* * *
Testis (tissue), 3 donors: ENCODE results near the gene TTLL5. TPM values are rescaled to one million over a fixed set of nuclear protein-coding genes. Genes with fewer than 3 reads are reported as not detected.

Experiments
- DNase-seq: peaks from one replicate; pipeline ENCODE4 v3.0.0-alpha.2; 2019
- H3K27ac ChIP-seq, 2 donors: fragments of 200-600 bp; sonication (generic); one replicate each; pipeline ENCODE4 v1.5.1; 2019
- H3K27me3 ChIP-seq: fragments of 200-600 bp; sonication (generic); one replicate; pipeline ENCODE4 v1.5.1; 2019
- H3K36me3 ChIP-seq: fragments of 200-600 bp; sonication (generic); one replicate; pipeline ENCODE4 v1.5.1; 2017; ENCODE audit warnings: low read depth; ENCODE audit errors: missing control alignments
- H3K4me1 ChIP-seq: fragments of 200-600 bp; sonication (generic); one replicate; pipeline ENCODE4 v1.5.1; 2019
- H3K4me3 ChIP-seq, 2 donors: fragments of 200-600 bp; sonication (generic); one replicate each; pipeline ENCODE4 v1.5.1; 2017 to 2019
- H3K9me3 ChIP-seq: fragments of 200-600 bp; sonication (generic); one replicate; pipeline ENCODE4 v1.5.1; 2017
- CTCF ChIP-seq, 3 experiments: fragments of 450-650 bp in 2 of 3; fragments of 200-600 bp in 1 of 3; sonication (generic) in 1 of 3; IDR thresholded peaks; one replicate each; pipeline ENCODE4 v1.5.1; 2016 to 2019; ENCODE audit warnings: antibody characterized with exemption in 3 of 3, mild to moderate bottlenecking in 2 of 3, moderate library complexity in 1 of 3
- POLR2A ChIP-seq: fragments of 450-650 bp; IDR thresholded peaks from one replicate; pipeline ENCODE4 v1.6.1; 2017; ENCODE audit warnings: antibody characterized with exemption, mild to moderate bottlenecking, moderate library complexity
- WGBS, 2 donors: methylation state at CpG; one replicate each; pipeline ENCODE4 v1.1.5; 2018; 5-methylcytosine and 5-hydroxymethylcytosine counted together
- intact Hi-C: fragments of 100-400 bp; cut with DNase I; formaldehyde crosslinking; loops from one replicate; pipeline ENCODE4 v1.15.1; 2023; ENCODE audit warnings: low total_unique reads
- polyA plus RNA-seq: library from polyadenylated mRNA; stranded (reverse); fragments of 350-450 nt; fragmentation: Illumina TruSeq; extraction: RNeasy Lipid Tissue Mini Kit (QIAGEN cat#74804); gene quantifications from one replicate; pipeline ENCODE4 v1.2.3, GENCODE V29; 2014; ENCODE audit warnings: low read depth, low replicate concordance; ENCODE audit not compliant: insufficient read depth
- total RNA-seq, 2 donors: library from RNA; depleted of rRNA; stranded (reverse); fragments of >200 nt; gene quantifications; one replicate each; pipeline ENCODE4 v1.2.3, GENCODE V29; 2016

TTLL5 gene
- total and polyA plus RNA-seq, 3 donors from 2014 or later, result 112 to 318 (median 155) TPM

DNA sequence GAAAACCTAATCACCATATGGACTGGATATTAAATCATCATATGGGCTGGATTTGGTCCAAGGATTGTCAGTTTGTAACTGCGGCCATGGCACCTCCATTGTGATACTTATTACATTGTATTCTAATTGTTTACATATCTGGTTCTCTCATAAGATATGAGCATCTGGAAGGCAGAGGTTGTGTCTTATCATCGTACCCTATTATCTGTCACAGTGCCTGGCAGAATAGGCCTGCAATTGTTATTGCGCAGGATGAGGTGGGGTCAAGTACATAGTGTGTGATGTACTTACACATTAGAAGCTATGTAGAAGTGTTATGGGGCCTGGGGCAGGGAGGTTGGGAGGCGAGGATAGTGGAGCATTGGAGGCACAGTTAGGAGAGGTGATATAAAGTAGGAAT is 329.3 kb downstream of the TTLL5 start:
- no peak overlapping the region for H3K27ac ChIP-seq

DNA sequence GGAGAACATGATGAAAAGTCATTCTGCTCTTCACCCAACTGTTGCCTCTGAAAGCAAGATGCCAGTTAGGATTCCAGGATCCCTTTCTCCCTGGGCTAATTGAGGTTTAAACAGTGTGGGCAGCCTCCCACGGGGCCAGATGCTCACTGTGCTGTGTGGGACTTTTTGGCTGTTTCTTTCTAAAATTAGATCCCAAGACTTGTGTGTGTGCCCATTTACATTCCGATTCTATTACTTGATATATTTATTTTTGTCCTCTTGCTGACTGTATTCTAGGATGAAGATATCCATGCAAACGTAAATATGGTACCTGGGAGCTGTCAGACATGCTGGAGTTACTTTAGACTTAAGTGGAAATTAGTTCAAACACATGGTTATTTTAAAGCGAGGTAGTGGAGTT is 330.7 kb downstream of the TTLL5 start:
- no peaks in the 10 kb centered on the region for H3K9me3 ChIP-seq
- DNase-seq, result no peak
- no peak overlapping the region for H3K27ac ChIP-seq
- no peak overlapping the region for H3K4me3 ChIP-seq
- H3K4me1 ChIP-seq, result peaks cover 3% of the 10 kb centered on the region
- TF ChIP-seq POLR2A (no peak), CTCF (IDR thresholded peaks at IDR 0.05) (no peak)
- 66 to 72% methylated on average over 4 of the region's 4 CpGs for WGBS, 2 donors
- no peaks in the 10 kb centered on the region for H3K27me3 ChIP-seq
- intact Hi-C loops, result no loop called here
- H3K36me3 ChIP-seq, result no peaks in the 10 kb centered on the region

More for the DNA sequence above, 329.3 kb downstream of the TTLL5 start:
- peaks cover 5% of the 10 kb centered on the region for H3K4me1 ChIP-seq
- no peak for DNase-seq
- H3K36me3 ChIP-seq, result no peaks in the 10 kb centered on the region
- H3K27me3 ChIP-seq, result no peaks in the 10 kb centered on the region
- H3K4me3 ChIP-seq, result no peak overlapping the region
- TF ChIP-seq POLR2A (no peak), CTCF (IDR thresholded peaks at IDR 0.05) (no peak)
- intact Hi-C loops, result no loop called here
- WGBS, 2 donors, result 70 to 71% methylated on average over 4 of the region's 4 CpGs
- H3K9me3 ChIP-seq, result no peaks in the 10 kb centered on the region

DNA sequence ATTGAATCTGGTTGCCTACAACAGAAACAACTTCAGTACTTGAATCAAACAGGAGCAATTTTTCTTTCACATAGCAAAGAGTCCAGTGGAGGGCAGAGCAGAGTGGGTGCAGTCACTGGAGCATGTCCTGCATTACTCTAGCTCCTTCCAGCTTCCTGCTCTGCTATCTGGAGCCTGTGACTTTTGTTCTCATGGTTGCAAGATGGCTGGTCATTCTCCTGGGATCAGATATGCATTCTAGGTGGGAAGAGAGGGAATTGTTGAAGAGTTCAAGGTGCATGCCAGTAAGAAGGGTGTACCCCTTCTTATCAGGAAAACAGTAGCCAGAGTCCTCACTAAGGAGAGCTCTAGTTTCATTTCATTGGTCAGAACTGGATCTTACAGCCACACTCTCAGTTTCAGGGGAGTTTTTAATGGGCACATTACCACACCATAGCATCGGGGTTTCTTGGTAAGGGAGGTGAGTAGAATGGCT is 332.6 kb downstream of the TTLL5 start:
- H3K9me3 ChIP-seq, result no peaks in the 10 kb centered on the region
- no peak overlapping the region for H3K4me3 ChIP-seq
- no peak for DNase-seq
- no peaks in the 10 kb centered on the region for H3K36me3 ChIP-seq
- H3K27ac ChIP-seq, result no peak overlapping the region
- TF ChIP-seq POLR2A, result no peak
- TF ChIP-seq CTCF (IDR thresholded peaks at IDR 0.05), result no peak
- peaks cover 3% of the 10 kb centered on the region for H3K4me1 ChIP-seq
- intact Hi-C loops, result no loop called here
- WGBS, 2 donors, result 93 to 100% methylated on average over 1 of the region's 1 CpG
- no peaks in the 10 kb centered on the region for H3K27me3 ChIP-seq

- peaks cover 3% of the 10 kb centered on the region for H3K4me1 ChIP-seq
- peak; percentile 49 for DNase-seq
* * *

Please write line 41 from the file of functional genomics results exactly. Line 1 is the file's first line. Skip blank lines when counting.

DNA sequence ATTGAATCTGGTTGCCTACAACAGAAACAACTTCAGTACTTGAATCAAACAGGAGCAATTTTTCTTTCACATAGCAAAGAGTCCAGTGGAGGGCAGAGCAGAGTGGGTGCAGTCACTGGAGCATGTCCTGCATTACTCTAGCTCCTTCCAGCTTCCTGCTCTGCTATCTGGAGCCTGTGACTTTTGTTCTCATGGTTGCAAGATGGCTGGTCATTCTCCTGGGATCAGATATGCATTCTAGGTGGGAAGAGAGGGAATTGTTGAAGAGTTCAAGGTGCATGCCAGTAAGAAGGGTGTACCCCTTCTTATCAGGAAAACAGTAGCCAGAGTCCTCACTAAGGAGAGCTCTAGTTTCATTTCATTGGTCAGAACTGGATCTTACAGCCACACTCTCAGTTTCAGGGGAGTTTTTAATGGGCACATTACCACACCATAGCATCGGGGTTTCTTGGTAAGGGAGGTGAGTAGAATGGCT is 332.6 kb downstream of the TTLL5 start: